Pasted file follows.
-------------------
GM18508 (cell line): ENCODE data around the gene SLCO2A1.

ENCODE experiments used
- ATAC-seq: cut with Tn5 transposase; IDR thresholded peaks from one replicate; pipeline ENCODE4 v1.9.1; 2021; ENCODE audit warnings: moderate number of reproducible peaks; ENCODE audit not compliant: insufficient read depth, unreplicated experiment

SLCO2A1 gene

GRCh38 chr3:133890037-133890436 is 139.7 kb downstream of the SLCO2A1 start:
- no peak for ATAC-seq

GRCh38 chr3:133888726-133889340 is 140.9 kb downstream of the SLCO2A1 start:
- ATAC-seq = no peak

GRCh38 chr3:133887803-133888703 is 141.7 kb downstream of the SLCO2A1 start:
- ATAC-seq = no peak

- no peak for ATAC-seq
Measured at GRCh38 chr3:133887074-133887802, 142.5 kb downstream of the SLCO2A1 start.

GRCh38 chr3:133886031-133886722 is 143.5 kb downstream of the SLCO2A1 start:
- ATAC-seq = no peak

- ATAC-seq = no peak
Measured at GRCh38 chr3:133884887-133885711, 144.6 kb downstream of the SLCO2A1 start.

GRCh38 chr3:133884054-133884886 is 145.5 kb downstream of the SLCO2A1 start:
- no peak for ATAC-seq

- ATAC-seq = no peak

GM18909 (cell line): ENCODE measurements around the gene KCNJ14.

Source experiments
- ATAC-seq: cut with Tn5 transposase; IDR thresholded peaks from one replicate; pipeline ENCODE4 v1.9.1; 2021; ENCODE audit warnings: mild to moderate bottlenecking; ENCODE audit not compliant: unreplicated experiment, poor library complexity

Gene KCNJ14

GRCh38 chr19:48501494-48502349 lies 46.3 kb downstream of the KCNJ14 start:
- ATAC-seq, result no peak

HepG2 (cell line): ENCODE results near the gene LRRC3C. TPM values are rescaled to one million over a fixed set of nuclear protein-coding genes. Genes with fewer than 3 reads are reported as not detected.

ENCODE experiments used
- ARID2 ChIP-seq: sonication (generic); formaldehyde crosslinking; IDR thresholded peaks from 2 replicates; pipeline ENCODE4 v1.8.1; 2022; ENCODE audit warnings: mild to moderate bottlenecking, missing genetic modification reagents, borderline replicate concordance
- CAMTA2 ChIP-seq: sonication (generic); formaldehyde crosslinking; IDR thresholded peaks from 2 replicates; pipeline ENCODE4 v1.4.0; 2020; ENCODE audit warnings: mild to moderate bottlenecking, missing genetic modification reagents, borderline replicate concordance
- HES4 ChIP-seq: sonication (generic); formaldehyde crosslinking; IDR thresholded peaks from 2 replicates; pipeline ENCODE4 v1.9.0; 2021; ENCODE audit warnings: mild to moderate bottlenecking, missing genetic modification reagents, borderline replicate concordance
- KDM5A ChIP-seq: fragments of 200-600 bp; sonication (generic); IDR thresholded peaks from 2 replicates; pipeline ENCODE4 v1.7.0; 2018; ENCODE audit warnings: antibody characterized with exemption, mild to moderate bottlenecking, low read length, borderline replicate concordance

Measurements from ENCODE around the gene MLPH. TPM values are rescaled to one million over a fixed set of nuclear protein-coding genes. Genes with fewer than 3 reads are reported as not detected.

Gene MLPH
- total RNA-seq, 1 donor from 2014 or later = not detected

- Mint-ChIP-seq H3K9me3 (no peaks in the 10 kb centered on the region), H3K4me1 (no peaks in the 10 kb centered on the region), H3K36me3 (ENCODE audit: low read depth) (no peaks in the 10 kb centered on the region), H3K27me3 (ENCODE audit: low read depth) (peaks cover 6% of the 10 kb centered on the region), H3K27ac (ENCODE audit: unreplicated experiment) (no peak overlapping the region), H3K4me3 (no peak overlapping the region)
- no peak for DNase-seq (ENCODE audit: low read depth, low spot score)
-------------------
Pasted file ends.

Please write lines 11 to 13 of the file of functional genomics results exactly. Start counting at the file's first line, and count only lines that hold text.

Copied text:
- no peak for ATAC-seq
Measured at GRCh38 chr3:133887074-133887802, 142.5 kb downstream of the SLCO2A1 start.

GRCh38 chr3:133886031-133886722 is 143.5 kb downstream of the SLCO2A1 start: